John McIntyre, whom James Wolcott calls "the Dave Brubeck of the art and craft of copy editing," writes on language, editing, journalism, and other manifestations of human frailty. Comments welcome. Identifying his errors relieves him of the burden of omniscience. Write to, befriend at Facebook, or follow at Twitter: @johnemcintyre. Back 2009-2012 at the original site, and now at

Friday, June 26, 2009

Those damn copy editors again

You may have read that a former writer at the student newspaper at the University of Hawaii-Manoa has been accused of fabrication: An examination of his work identified twenty-nine people quoted in fourteen articles whose existence could not be confirmed.

Now, according to an article in the Honolulu Advertiser, the student, Kris DeRego, has come up with a novel explanation: It’s the copy editors’ fault. His articles, he says, were “adulterated” on the copy desk.

The faculty adviser to the paper, Jay Hartwell, found it odd that no other reporters for the paper had complained about such bungling on the copy desk, and he found it additionally odd that other names in the articles, such as faculty members, were correct.

Mark Brislin, the editor of the student paper, Ka Leo O Hawaii, said that DeRego, asked to supply names, telephone numbers, and e-mail addresses for the twenty-nine questionable sources, submitted five. Only one of the five responded.

It would be idle to pretend that copy editors do not make mistakes, even inserting errors into texts — I bear the scars of many such lapses myself. But I have also seen over the years how tempting it is for some reporters to condemn the copy desk before determining the facts. The human reflex to shift blame elsewhere, especially on a target group, is quite strong. Any number of times I have reported to work to take up the day’s fresh complaints, discovering frequently on examination that the reporter actually made the error, or the originating editor made the error, or even, on some occasions, that there was actually no error.

I’m not privy to Mr. DeRego’s work or the work of the Ka Leo copy desk, but the reported information casts a shadow over his explanation, as well as over his work.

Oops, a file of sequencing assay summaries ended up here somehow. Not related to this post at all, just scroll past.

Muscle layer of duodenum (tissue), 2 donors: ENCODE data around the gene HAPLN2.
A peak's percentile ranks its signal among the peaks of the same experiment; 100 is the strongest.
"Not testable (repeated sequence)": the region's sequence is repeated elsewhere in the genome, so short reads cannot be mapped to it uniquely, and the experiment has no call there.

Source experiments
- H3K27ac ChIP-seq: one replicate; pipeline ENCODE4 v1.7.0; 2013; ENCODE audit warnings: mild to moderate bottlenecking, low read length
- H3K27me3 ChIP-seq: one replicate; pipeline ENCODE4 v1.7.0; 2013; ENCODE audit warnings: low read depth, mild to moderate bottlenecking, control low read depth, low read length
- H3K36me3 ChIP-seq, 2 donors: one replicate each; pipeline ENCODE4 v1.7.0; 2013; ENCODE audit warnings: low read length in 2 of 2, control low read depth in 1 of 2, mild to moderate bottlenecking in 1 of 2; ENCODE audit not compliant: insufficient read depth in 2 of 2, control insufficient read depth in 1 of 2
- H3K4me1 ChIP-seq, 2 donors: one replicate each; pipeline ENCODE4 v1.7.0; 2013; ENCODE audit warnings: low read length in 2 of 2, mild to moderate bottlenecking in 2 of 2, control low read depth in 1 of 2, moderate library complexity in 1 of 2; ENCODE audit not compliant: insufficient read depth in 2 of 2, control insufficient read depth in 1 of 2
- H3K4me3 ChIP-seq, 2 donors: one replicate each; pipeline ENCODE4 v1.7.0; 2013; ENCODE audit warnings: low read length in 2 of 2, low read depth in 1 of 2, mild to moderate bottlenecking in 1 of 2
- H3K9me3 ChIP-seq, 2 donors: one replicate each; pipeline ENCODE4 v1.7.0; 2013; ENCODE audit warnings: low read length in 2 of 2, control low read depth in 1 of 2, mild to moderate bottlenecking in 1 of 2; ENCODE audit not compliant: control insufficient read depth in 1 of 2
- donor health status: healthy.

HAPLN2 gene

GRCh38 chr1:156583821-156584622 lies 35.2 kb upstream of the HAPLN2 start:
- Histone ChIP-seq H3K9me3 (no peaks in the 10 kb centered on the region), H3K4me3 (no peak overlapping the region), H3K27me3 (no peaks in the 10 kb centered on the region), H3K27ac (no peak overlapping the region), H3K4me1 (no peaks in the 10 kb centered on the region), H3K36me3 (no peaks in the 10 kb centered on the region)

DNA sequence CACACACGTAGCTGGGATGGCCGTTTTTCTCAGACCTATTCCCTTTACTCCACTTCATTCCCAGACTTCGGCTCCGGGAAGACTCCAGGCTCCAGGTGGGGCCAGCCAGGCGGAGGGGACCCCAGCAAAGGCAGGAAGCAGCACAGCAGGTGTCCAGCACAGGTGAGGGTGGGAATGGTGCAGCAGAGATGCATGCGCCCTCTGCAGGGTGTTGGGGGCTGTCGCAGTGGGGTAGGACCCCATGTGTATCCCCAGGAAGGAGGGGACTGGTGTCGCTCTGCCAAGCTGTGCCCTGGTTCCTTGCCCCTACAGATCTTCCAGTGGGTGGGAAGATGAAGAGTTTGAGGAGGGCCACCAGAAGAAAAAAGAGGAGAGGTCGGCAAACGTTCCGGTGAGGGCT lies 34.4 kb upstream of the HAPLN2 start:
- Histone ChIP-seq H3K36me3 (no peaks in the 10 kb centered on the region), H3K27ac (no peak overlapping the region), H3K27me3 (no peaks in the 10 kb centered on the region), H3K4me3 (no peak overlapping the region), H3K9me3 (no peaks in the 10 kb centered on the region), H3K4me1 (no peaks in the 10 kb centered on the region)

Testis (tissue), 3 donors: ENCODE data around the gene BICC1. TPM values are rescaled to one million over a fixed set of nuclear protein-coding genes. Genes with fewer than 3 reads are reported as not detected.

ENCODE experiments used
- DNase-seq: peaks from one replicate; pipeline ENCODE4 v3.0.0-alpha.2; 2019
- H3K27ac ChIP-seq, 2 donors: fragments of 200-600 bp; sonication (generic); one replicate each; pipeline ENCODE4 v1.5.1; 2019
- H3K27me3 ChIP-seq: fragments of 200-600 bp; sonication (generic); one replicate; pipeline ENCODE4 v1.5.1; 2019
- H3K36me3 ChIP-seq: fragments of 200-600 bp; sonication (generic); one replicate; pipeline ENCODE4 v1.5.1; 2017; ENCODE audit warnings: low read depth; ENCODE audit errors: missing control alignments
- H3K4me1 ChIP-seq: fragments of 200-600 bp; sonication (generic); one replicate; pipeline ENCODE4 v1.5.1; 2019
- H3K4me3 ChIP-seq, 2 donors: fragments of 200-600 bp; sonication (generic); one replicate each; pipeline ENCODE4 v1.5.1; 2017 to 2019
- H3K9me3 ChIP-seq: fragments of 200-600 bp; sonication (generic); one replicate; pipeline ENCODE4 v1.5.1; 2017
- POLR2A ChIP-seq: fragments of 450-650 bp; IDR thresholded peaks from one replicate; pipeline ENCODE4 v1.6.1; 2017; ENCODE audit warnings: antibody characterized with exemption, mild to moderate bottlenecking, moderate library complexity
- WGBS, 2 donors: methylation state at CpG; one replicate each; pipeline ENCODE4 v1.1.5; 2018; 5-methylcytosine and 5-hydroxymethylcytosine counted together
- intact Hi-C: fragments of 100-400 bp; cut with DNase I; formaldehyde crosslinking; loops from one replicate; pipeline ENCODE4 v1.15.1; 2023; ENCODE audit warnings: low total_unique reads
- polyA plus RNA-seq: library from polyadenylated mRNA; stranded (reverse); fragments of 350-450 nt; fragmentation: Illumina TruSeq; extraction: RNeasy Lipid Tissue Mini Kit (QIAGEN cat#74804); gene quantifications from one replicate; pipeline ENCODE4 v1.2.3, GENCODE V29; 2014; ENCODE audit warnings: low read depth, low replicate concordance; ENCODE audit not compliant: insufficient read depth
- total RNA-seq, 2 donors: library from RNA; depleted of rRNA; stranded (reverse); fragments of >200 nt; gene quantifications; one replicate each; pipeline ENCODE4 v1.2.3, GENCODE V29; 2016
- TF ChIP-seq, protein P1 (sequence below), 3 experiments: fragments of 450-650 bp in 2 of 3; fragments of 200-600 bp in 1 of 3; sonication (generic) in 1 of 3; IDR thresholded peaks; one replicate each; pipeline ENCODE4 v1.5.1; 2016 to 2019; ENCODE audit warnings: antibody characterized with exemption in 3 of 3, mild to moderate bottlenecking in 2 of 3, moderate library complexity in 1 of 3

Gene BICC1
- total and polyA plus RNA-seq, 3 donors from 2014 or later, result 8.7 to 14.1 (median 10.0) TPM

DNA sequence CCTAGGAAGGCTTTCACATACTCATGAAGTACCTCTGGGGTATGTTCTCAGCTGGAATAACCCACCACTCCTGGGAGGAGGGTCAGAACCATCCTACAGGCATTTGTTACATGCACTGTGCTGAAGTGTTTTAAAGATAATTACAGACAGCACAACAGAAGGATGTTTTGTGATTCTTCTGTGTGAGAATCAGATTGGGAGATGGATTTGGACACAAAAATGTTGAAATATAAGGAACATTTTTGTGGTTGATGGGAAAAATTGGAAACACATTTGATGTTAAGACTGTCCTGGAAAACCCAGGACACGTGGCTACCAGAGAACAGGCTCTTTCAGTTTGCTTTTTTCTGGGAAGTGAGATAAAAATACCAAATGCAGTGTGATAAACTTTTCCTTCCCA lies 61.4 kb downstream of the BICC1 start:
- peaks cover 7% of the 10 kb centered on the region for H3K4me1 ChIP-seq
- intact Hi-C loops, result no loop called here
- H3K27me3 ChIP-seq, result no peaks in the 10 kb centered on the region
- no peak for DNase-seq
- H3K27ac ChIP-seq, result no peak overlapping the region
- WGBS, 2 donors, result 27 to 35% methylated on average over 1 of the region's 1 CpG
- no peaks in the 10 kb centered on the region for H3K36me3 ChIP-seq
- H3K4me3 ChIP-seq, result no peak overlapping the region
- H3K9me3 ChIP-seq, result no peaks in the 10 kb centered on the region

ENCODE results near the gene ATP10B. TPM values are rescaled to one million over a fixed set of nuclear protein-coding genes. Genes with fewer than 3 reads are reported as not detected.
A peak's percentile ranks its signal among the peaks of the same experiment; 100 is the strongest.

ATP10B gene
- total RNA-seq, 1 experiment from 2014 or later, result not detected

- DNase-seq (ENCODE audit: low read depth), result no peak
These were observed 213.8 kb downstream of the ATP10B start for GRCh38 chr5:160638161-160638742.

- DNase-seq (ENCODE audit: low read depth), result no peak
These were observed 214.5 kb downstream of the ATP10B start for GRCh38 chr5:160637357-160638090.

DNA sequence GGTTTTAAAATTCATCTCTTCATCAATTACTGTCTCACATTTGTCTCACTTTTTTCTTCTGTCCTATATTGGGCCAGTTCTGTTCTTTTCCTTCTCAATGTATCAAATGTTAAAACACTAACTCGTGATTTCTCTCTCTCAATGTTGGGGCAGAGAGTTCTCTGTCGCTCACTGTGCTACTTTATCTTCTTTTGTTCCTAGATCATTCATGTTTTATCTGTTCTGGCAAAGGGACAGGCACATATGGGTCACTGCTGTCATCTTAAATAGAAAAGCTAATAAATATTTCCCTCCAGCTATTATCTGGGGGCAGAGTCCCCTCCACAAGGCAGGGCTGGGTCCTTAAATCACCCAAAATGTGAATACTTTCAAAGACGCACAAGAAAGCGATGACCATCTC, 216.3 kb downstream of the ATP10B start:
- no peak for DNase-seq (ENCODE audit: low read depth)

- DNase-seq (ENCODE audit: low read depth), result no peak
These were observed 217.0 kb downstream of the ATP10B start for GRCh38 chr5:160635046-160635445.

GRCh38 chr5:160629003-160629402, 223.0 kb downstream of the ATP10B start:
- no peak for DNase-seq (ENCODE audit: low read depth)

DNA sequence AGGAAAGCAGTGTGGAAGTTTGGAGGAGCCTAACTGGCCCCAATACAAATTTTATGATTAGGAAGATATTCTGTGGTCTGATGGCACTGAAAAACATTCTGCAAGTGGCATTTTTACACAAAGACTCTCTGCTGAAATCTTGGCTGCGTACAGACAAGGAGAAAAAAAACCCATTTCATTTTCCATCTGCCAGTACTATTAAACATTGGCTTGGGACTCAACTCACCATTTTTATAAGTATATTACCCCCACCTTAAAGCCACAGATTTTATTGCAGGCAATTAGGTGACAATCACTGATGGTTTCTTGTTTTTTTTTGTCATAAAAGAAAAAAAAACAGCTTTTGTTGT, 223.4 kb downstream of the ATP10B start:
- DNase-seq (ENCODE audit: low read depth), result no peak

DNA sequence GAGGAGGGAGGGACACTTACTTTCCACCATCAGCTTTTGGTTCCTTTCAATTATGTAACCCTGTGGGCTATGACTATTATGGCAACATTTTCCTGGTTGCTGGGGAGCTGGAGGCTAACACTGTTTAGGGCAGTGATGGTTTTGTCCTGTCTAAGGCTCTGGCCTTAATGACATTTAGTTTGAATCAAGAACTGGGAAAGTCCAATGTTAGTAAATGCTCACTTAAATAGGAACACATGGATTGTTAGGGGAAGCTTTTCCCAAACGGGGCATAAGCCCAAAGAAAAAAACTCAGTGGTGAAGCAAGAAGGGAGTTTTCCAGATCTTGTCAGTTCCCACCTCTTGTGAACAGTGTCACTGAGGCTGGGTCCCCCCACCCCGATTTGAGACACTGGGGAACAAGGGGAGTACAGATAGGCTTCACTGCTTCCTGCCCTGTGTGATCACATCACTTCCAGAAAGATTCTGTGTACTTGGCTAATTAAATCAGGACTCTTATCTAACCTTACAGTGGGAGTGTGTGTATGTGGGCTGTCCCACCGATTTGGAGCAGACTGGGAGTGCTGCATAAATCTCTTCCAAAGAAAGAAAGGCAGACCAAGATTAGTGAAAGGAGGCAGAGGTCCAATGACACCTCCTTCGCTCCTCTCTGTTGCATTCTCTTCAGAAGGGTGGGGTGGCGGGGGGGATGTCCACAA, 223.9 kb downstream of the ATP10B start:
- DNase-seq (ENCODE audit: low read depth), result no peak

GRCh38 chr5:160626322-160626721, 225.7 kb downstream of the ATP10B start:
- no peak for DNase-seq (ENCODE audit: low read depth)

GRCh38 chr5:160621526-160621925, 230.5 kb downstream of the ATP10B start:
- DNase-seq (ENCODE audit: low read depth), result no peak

1. When the police suspect someone of burglary, it is not uncommon to find that the suspect's house is the next to be hit. People will go to great lengths to deflect blame.

  2. And lest we forget, he also had a restraining order placed against him and was accused of stealing liquor and cash from a store he used to work at (

    Sounds like a life champ I'd believe any excuse from.

    But wait, he said someone was out to get him when it comes to the theft accusations:
    "In a letter to both Honolulu daily newspapers, DeRego conceded there was a restraining order against him but denied stealing any items and said his troubles at the store “coincided with a difficult period personally when people with whom I had intimate relationships were attempting to destabilize my life.”" (from

    Sounds like a champ at life. I totally believe him. He'd never deny guilt.

  3. I would think that copy editor's culpability could be proved or disproved by comparing the original submitted by the author to the published version. Whether written electronicly or by quill pen on foolscap, a "paper" trail would be available. Unless, of course, the young man involved thinks "the computer ate my article."

    Whenever I write anything I keep copies of all past versions. I would hope that a newspaper would do the same.

    Retired in Elkridge

  4. Newspapers' editing software typically tracks changes in text from one set of hands to the next, but my experience with a couple of systems has been that detailed information becomes limited or unavailable after a few days. Tracking changes in articles written months in the past may be impossible in many newsrooms.

  5. Some comments from Facebook

    Richard Stubbe: A typical reporter would wait until the 14th occasion of sources being inserted into his reports before saying anything. Or perhaps he wouldn't.

    Lane Harvey Brown: Let's all say a little prayer for all the colleagues ahead who will get to work with this guy. Duh.

    Elizabeth DeHoff: Wow. That reporter is super classy.

    Leslie-Jean Thornton: Reminds me of the reporter we all loved because he used "cq" so often. Until he told us one day he thought "cq" was a directive for copy editors to check it out (ie, do his work).

    John McIntyre: Not the first reporter, by any means, to labor under that misapprehension about "CQ." Oh, the stories copy editors could tell you.

    George Carter: Yep, it's a card often played by lazy scoundrels.

    Linda Felaco: So you're telling me all these years that I've been dutifully copy editing other people's work, I could've been gleefully inserting my own made-up stuff? I've been missing out on all the fun...

    Mary Ellen Slayter: What copy editor would actually have time to make up that much material?

    Pam Robinson: I read another version of this story earlier today, which didn't include the copy desk canard. He apparently was under suspicion back in January. His defense at the time was that HE, he alone, was trying to improve standards and couldn't understand how he could face challenge.

    Matthew Tom: See, technology will be the end of this reporter. You don't think there's some sort of electronic trail of changes made? Nice try.

  6. That "cq" story above is fantastic! "Check this for me, please!" Doh!